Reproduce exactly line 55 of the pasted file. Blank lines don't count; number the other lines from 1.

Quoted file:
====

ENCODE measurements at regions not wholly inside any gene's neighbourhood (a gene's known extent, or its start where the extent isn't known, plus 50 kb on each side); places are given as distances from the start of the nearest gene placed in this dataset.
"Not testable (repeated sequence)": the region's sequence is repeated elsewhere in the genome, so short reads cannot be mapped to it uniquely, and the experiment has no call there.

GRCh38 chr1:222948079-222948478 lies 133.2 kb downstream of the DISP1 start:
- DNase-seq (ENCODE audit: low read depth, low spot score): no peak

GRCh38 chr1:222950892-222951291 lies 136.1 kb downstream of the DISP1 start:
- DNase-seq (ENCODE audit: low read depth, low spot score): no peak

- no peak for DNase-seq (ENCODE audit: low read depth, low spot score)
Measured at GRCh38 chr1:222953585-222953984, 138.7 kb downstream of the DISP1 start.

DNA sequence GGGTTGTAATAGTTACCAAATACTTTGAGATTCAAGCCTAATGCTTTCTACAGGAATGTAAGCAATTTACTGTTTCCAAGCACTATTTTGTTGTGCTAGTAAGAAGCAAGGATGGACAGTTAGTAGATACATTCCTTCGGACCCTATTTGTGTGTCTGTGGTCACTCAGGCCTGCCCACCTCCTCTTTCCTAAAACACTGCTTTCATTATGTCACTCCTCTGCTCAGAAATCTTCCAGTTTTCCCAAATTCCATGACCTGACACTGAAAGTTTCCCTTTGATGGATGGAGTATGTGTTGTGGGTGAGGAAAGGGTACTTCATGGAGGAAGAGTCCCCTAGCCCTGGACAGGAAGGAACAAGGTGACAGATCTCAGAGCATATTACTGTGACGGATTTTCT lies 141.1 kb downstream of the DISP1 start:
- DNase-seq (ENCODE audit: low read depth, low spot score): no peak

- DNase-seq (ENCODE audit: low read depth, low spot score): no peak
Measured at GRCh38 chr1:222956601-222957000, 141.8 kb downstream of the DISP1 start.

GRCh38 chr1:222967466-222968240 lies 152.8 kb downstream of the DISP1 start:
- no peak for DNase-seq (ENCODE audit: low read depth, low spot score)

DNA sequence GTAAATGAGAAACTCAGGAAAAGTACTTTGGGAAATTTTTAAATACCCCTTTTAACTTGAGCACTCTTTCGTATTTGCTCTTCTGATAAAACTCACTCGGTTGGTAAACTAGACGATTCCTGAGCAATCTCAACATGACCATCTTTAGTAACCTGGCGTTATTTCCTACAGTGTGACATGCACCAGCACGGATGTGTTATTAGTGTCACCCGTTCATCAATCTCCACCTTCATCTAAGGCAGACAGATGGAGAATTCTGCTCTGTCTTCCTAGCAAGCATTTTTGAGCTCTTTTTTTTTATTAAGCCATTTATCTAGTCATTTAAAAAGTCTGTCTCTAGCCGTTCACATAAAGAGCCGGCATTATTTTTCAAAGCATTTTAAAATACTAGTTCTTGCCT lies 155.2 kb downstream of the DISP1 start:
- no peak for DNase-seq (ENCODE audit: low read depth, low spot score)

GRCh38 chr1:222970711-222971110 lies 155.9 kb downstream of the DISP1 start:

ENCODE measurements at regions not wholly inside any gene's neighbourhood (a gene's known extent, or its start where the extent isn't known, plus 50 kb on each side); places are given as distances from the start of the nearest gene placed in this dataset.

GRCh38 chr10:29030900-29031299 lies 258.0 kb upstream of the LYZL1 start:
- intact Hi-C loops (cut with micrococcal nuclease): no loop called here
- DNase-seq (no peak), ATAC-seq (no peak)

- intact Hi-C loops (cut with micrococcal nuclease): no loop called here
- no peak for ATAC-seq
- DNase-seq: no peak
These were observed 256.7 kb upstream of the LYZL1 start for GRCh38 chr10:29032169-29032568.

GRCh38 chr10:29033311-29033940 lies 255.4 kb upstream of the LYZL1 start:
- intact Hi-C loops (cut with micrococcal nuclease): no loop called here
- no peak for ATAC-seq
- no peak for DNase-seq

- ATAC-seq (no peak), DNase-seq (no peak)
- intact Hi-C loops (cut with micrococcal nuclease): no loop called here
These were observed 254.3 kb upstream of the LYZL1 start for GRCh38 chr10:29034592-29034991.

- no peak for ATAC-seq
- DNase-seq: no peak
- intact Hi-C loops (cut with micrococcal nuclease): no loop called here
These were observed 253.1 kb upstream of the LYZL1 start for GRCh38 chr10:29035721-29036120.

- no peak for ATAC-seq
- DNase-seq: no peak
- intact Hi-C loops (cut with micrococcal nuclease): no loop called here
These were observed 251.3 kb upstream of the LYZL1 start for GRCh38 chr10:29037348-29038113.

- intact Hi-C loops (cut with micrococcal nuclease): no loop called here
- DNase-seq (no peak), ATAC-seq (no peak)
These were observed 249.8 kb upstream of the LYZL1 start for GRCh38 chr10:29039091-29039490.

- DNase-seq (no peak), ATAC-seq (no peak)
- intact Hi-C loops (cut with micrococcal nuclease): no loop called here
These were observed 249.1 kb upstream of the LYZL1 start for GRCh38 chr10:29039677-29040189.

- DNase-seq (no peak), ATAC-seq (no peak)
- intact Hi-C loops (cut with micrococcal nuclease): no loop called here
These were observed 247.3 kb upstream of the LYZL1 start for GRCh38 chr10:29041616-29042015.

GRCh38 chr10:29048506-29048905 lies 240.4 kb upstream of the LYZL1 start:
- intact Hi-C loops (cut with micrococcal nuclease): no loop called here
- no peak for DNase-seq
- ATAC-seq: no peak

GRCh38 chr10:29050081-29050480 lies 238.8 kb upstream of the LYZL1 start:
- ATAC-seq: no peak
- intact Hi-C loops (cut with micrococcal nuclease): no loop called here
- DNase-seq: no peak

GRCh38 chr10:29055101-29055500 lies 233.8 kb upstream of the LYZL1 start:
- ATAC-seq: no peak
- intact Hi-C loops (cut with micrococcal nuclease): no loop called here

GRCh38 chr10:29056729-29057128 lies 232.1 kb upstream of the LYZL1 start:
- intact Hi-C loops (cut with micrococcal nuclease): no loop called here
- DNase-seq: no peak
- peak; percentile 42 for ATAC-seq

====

- ATAC-seq: no peak